AbstractThis thesis undertakes an ethnographic study of surveillance capitalism and contemporary marketing techniques as they are found in motion. In particular Google, its AdWords marketing platform, and its extensive network of adspace are explored through empirical research to establish: how surveillance capitalism is formed, implemented, and structured; how it creates value; and how agents are able to act and choose in its space-times. In order to do so, this study diverges from a focus on surveillance capitalism as a universal, cybernetic, and statistical system used to predict and control humans. Instead it looks to the notions of logistics and marketization that enable an approach to capitalism as the ongoing design, implementation, and maintenance of markets by unpredictable, posthuman agents.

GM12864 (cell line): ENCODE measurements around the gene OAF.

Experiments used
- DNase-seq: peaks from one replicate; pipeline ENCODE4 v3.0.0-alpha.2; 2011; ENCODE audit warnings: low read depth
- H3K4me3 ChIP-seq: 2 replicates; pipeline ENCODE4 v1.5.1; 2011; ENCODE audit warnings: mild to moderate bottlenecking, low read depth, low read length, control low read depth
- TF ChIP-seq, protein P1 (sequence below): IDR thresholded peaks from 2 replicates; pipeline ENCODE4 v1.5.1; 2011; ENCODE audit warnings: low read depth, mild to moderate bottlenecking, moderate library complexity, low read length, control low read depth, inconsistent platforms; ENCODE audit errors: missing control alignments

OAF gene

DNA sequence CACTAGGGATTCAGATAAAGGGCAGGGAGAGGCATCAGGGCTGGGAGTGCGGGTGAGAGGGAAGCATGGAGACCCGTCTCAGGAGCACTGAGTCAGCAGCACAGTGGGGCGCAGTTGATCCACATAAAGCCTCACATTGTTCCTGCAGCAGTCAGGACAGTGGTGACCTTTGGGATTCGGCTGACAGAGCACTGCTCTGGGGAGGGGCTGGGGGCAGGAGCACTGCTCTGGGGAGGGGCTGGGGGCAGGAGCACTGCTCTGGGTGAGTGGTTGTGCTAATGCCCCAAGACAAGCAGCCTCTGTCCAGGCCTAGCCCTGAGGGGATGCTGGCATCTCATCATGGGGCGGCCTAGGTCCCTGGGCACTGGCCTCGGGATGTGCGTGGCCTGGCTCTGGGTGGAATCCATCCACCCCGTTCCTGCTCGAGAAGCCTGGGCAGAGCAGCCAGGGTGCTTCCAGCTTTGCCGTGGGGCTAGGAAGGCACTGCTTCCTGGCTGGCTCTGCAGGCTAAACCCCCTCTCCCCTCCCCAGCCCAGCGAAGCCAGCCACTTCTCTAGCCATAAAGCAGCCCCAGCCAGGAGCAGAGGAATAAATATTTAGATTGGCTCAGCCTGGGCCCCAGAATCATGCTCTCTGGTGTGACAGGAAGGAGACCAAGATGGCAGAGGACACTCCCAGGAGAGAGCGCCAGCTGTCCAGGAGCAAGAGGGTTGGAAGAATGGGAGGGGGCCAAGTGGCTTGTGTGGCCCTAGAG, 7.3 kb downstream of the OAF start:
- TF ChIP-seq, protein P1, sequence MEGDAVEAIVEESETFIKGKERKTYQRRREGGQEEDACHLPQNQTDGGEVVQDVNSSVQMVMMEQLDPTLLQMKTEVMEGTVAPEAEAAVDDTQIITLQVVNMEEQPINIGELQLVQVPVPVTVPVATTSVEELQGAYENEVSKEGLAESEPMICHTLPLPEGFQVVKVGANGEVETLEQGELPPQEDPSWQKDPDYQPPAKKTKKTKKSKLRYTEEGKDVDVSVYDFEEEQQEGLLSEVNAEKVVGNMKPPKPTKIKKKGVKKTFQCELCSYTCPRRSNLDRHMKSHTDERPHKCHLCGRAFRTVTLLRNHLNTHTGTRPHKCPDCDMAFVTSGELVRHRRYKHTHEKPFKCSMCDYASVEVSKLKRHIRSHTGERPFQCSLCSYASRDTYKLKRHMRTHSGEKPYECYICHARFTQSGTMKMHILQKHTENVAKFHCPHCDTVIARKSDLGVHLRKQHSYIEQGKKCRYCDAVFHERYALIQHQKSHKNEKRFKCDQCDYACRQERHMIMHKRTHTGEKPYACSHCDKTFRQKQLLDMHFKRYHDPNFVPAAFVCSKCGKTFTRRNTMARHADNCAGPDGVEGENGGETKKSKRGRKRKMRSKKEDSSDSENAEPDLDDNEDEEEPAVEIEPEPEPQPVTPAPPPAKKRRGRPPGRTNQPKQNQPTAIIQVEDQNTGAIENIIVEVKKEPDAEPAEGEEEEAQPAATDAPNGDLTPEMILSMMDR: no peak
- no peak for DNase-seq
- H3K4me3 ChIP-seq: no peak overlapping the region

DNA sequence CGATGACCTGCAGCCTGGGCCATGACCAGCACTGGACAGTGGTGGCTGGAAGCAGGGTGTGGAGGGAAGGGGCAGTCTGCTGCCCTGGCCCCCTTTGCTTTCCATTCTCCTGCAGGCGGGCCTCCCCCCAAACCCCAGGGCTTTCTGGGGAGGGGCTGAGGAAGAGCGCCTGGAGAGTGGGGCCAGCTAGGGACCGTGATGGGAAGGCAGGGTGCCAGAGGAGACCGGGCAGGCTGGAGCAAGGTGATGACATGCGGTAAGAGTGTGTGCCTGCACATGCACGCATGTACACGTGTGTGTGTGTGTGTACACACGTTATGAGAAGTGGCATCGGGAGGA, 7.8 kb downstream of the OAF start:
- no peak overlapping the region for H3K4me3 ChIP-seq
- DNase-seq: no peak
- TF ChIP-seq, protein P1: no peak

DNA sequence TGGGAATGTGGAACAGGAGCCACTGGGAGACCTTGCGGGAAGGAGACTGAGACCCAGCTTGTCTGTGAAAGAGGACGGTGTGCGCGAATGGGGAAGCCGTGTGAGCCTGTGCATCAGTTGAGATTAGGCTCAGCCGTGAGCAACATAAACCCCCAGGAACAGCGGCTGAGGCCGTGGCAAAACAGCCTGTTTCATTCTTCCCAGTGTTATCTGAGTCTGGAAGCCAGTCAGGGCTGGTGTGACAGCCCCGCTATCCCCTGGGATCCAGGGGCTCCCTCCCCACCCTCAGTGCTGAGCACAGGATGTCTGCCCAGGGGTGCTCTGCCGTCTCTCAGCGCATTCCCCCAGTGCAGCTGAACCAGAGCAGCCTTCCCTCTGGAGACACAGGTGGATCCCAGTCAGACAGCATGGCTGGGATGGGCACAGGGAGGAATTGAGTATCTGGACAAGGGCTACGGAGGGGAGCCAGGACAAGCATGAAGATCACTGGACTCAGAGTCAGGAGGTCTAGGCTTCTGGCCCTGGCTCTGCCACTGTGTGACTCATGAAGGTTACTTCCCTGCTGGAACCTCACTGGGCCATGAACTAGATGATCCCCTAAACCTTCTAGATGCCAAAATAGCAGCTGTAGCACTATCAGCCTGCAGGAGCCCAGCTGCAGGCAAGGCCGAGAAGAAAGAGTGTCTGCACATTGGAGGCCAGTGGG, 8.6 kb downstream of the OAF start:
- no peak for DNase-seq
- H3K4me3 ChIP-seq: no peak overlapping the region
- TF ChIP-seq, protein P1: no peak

Research-creation, interviews with marketing experts, and (auto)ethnographic analysis were used to conduct an interventionist research project into Google's data markets in ways that engaged and probed their different marketing processes, agents, and objects. In this way, capitalism was experienced as a series of generative, fragile and localised performances of multiple human and non-human agents in different space-time arrangements increasingly oriented towards the (re)production of profit. This study therefore finds that it is not enough to look to surveillance capitalism as something cohesive to oppose or resist, but rather as a series of deepening entanglements and interdependencies that must be continually unfolded, reviewed, and (re)negotiated.
In sum, this thesis offers both a more encompassing perception of surveillance capitalism, marketing, and Google's platform technologies–how they work, why they perpetuate, and who upholds them–and also presents an important case study of how other critical engagements with surveillance capitalism (scholarly or otherwise) can continue to be undertaken.
|Date of Award||Jul 2021|
|Sponsors||Northern Ireland Department for the Economy|
|Supervisor||Merav Amir (Supervisor) & Tristan Sturm (Supervisor)|
- Digital geography